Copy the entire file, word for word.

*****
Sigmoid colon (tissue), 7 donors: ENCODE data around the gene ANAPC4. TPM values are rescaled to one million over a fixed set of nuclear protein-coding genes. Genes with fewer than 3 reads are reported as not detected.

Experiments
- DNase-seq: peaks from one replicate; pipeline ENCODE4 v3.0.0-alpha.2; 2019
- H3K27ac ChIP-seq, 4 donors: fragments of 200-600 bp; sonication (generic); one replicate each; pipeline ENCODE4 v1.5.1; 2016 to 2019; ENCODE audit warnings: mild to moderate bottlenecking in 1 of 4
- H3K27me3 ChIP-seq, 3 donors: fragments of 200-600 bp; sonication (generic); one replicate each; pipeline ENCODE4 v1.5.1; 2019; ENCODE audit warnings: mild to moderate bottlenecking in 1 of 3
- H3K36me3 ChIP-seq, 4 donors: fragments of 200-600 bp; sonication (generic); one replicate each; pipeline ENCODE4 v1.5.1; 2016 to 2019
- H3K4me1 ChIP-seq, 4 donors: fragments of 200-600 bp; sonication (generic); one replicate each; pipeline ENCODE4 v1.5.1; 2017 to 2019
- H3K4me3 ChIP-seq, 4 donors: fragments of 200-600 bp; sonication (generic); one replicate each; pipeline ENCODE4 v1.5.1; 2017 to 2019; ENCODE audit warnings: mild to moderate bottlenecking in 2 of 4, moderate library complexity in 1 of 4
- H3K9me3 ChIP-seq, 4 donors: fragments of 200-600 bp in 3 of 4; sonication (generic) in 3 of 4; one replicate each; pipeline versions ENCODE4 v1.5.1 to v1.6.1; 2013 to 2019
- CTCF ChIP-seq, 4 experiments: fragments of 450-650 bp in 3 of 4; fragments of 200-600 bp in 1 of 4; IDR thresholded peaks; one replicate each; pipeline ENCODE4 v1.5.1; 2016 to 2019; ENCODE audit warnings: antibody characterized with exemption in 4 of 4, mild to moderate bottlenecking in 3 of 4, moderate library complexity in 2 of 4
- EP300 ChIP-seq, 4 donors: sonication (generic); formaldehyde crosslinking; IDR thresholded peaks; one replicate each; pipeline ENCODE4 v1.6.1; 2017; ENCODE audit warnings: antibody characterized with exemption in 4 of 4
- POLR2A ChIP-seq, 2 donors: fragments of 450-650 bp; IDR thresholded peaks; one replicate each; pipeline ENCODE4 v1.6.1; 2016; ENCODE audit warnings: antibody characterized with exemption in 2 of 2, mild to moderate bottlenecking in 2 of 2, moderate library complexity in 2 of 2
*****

Sigmoid colon (tissue), 7 donors: ENCODE data around the gene ANAPC4. TPM values are rescaled to one million over a fixed set of nuclear protein-coding genes. Genes with fewer than 3 reads are reported as not detected.

Experiments
- DNase-seq: peaks from one replicate; pipeline ENCODE4 v3.0.0-alpha.2; 2019
- H3K27ac ChIP-seq, 4 donors: fragments of 200-600 bp; sonication (generic); one replicate each; pipeline ENCODE4 v1.5.1; 2016 to 2019; ENCODE audit warnings: mild to moderate bottlenecking in 1 of 4
- H3K27me3 ChIP-seq, 3 donors: fragments of 200-600 bp; sonication (generic); one replicate each; pipeline ENCODE4 v1.5.1; 2019; ENCODE audit warnings: mild to moderate bottlenecking in 1 of 3
- H3K36me3 ChIP-seq, 4 donors: fragments of 200-600 bp; sonication (generic); one replicate each; pipeline ENCODE4 v1.5.1; 2016 to 2019
- H3K4me1 ChIP-seq, 4 donors: fragments of 200-600 bp; sonication (generic); one replicate each; pipeline ENCODE4 v1.5.1; 2017 to 2019
- H3K4me3 ChIP-seq, 4 donors: fragments of 200-600 bp; sonication (generic); one replicate each; pipeline ENCODE4 v1.5.1; 2017 to 2019; ENCODE audit warnings: mild to moderate bottlenecking in 2 of 4, moderate library complexity in 1 of 4
- H3K9me3 ChIP-seq, 4 donors: fragments of 200-600 bp in 3 of 4; sonication (generic) in 3 of 4; one replicate each; pipeline versions ENCODE4 v1.5.1 to v1.6.1; 2013 to 2019
- CTCF ChIP-seq, 4 experiments: fragments of 450-650 bp in 3 of 4; fragments of 200-600 bp in 1 of 4; IDR thresholded peaks; one replicate each; pipeline ENCODE4 v1.5.1; 2016 to 2019; ENCODE audit warnings: antibody characterized with exemption in 4 of 4, mild to moderate bottlenecking in 3 of 4, moderate library complexity in 2 of 4
- EP300 ChIP-seq, 4 donors: sonication (generic); formaldehyde crosslinking; IDR thresholded peaks; one replicate each; pipeline ENCODE4 v1.6.1; 2017; ENCODE audit warnings: antibody characterized with exemption in 4 of 4
- POLR2A ChIP-seq, 2 donors: fragments of 450-650 bp; IDR thresholded peaks; one replicate each; pipeline ENCODE4 v1.6.1; 2016; ENCODE audit warnings: antibody characterized with exemption in 2 of 2, mild to moderate bottlenecking in 2 of 2, moderate library complexity in 2 of 2